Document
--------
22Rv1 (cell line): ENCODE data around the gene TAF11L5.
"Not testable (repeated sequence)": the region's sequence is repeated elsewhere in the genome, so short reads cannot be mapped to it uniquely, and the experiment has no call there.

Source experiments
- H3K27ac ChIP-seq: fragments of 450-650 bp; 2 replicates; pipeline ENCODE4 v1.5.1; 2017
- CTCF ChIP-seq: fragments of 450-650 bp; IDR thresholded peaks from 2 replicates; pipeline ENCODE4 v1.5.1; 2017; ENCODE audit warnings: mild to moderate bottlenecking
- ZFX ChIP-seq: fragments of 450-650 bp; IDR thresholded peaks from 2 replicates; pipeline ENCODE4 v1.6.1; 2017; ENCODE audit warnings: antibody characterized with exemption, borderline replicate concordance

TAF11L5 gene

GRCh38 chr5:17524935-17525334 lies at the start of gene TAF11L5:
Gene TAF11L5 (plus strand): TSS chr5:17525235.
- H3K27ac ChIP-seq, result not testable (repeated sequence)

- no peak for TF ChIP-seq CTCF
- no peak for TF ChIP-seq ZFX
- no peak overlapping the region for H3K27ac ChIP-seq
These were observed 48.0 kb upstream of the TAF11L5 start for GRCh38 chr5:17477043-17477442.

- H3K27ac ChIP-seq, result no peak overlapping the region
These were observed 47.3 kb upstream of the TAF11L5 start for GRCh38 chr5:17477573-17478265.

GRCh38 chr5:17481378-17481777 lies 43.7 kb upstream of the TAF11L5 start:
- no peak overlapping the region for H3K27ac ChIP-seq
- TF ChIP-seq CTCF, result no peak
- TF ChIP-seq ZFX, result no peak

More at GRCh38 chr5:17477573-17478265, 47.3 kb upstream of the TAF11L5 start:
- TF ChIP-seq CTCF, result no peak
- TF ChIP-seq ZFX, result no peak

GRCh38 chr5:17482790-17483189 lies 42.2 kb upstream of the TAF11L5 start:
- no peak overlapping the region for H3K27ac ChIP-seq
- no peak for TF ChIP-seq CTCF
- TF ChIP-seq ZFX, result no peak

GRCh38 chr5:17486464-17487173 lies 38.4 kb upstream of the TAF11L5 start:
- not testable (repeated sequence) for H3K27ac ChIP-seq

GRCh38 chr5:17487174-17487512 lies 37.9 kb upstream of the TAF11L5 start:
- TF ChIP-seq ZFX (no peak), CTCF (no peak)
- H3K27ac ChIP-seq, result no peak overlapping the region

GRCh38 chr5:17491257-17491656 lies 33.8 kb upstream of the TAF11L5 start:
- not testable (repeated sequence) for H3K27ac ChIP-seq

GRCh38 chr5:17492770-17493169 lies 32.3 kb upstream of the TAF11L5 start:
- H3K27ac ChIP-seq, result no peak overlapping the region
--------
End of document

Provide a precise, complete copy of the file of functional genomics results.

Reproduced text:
22Rv1 (cell line): ENCODE data around the gene TAF11L5.
"Not testable (repeated sequence)": the region's sequence is repeated elsewhere in the genome, so short reads cannot be mapped to it uniquely, and the experiment has no call there.

Source experiments
- H3K27ac ChIP-seq: fragments of 450-650 bp; 2 replicates; pipeline ENCODE4 v1.5.1; 2017
- CTCF ChIP-seq: fragments of 450-650 bp; IDR thresholded peaks from 2 replicates; pipeline ENCODE4 v1.5.1; 2017; ENCODE audit warnings: mild to moderate bottlenecking
- ZFX ChIP-seq: fragments of 450-650 bp; IDR thresholded peaks from 2 replicates; pipeline ENCODE4 v1.6.1; 2017; ENCODE audit warnings: antibody characterized with exemption, borderline replicate concordance

TAF11L5 gene

GRCh38 chr5:17524935-17525334 lies at the start of gene TAF11L5:
Gene TAF11L5 (plus strand): TSS chr5:17525235.
- H3K27ac ChIP-seq, result not testable (repeated sequence)

- no peak for TF ChIP-seq CTCF
- no peak for TF ChIP-seq ZFX
- no peak overlapping the region for H3K27ac ChIP-seq
These were observed 48.0 kb upstream of the TAF11L5 start for GRCh38 chr5:17477043-17477442.

- H3K27ac ChIP-seq, result no peak overlapping the region
These were observed 47.3 kb upstream of the TAF11L5 start for GRCh38 chr5:17477573-17478265.

GRCh38 chr5:17481378-17481777 lies 43.7 kb upstream of the TAF11L5 start:
- no peak overlapping the region for H3K27ac ChIP-seq
- TF ChIP-seq CTCF, result no peak
- TF ChIP-seq ZFX, result no peak

More at GRCh38 chr5:17477573-17478265, 47.3 kb upstream of the TAF11L5 start:
- TF ChIP-seq CTCF, result no peak
- TF ChIP-seq ZFX, result no peak

GRCh38 chr5:17482790-17483189 lies 42.2 kb upstream of the TAF11L5 start:
- no peak overlapping the region for H3K27ac ChIP-seq
- no peak for TF ChIP-seq CTCF
- TF ChIP-seq ZFX, result no peak

GRCh38 chr5:17486464-17487173 lies 38.4 kb upstream of the TAF11L5 start:
- not testable (repeated sequence) for H3K27ac ChIP-seq

GRCh38 chr5:17487174-17487512 lies 37.9 kb upstream of the TAF11L5 start:
- TF ChIP-seq ZFX (no peak), CTCF (no peak)
- H3K27ac ChIP-seq, result no peak overlapping the region

GRCh38 chr5:17491257-17491656 lies 33.8 kb upstream of the TAF11L5 start:
- not testable (repeated sequence) for H3K27ac ChIP-seq

GRCh38 chr5:17492770-17493169 lies 32.3 kb upstream of the TAF11L5 start:
- H3K27ac ChIP-seq, result no peak overlapping the region